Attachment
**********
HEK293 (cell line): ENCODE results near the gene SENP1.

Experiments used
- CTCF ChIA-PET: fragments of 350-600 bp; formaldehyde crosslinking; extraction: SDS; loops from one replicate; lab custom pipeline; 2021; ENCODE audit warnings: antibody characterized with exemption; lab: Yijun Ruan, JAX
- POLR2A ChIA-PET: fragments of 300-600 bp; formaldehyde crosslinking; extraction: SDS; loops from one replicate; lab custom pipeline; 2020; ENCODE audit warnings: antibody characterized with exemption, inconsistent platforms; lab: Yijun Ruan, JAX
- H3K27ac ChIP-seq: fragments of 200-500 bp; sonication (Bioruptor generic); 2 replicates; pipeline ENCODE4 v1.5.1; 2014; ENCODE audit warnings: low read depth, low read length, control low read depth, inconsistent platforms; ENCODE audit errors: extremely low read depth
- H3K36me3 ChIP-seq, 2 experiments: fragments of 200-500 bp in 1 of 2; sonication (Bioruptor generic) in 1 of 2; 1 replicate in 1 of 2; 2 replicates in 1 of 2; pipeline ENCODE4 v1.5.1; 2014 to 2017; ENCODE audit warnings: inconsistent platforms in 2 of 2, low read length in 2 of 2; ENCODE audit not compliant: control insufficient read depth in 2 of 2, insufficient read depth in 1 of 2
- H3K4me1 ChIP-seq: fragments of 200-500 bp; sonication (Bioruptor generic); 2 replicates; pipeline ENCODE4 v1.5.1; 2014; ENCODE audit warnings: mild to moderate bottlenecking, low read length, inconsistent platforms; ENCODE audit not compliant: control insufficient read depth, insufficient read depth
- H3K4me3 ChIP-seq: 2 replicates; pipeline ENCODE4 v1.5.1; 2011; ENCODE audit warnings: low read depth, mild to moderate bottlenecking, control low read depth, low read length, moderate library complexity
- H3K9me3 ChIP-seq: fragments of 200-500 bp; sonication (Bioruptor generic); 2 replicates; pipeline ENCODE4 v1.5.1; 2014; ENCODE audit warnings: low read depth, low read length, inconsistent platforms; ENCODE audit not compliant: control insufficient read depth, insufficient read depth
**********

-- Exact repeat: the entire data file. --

HEK293 (cell line): ENCODE results near the gene SENP1.

Experiments used
- CTCF ChIA-PET: fragments of 350-600 bp; formaldehyde crosslinking; extraction: SDS; loops from one replicate; lab custom pipeline; 2021; ENCODE audit warnings: antibody characterized with exemption; lab: Yijun Ruan, JAX
- POLR2A ChIA-PET: fragments of 300-600 bp; formaldehyde crosslinking; extraction: SDS; loops from one replicate; lab custom pipeline; 2020; ENCODE audit warnings: antibody characterized with exemption, inconsistent platforms; lab: Yijun Ruan, JAX
- H3K27ac ChIP-seq: fragments of 200-500 bp; sonication (Bioruptor generic); 2 replicates; pipeline ENCODE4 v1.5.1; 2014; ENCODE audit warnings: low read depth, low read length, control low read depth, inconsistent platforms; ENCODE audit errors: extremely low read depth
- H3K36me3 ChIP-seq, 2 experiments: fragments of 200-500 bp in 1 of 2; sonication (Bioruptor generic) in 1 of 2; 1 replicate in 1 of 2; 2 replicates in 1 of 2; pipeline ENCODE4 v1.5.1; 2014 to 2017; ENCODE audit warnings: inconsistent platforms in 2 of 2, low read length in 2 of 2; ENCODE audit not compliant: control insufficient read depth in 2 of 2, insufficient read depth in 1 of 2
- H3K4me1 ChIP-seq: fragments of 200-500 bp; sonication (Bioruptor generic); 2 replicates; pipeline ENCODE4 v1.5.1; 2014; ENCODE audit warnings: mild to moderate bottlenecking, low read length, inconsistent platforms; ENCODE audit not compliant: control insufficient read depth, insufficient read depth
- H3K4me3 ChIP-seq: 2 replicates; pipeline ENCODE4 v1.5.1; 2011; ENCODE audit warnings: low read depth, mild to moderate bottlenecking, control low read depth, low read length, moderate library complexity
- H3K9me3 ChIP-seq: fragments of 200-500 bp; sonication (Bioruptor generic); 2 replicates; pipeline ENCODE4 v1.5.1; 2014; ENCODE audit warnings: low read depth, low read length, inconsistent platforms; ENCODE audit not compliant: control insufficient read depth, insufficient read depth